Samsung started to ship its PM1633a SSD with 15.36 TB capacity to select customers in March and recently it began to supply the drive to select resellers as well. The enterprise-class SSD is now offered by two U.S.-based retailers and can be purchased for ~$10,000, which makes it one of the world’s most expensive commercial solid-state drives. Meanwhile, Samsung officially expanded its PM1633a family of SSDs with many lower-capacity models and has begun to ship the 7.68 TB version to at least one reseller.

The Samsung PM1633a drives are based on the company’s third-generation 256 Gb TLC 3D V-NAND memory chips introduced last year. Samsung stacks 16 of such ICs to form a single 512 GB package and then uses 32 of them to build its flagship 15.36 TB SSD, leaving about 1 TB of NAND flash for overprovisioning. Typically, high-capacity SSDs do not provide very high performance, because of peculiarities of their internal architecture and limitations of contemporary controllers (which cannot simultaneously access many high-density chips, or multiple controllers in a RAID-0 stripe configuration). To speed up its most spacious PM1633a drive, Samsung had to develop a new proprietary controller that can concurrently access large amounts of high-density NAND flash with the help of a special firmware. For its flagship PM1633a 15.36 TB SSD, the manufacturer declares sequential read performance up to 1200 MB/s as well as sequential write performance up to 900 MB/s using the SAS-12Gbps interface. As for random read and write operations, the 15.36 TB SSD can deliver up to 195,000 and 31,000 IOPS respectively (which is slightly lower than the company advertised back in March).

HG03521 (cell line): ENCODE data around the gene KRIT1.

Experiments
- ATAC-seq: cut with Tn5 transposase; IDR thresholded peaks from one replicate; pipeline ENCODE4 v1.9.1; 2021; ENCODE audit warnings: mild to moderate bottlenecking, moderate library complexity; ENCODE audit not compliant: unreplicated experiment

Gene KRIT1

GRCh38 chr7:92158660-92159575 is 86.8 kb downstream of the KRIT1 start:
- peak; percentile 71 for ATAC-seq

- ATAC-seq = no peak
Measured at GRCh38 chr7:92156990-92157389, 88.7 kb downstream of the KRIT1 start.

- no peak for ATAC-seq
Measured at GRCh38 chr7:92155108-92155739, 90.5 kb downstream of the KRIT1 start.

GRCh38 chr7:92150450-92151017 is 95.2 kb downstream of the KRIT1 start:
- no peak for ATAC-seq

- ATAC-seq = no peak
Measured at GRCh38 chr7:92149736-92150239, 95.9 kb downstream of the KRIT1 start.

When Samsung announced its PM1633a SSD earlier this year, it only introduced one model with 15.36 TB capacity. Since then, the company has officially expanded the PM1633a family with 480 GB, 960 GB, 1.92 TB, 3.84 TB and 7.68 TB models (see flyer for details). The expansion of the lineup demonstrates Samsung’s confidence that its third-generation V-NAND TLC memory is reliable enough for enterprise usage scenarios. In fact, the PM1633a series consists of six SKUs, whereas the PM1633 family based on the second-gen 32-layer V-NAND includes only four configurations (up to 3.8 TB capacity, but they are faster than the PM1633a). Both lineups are aimed at enterprise storage applications with SAS 12Gbps interface.

Samsung PM1633a SSD General Specifications
Capacity 480 GB, 960 GB, 1.92 TB, 3.84 TB, 7.68 TB, 15.36 TB
Controller Samsung proprietary controller
NAND Samsung's 256 Gb 48-layer TLC NAND
DRAM Cache up to 16 GB DDR3 SDRAM (15.36 TB model)
Sequential Read 1200 MB/s
Sequential Write 900 MB/s
Random Read up to 195,000 IOPS (15.36 TB model)
Random Write up to 31,000 IOPS (15.36 TB model)
Power Consumption (active/idle) 11W/4.5W (15.36 TB model)
MTBF 2,000,000 hours
Endurance 1 DWPD (Drive Writes Per Day)
Power Loss Protection Based on tantalum capacitors
Warranty 5 Years
Interface and Form-Factor 2.5"/15mm SAS-12 Gbps (15.36 TB model)

Back in March, Samsung only began to ship its PM1633a to select clients. We suspect that these clients are those that run large cloud data centers, and require such drives to run their specific workloads. Now,the manufacturer has started to ship its flagship SAS SSD to a broader range of customers. For example, the Samsung PM1633a 15.36 TB drive (MZILS15THMLS) is now offered by CDW for $10,311.99 as well as by SHI for $9,690 on preorder. Both retailers ask to contact them for actual availability, depending on when stock is available (which is not surprising, given the price of the SSD as well as its very special positioning). In addition, CDW also offers the PM1633a 7.68 TB (MZILS7T6HMLS) drive for $5,729.99, which ships within 11–13 days.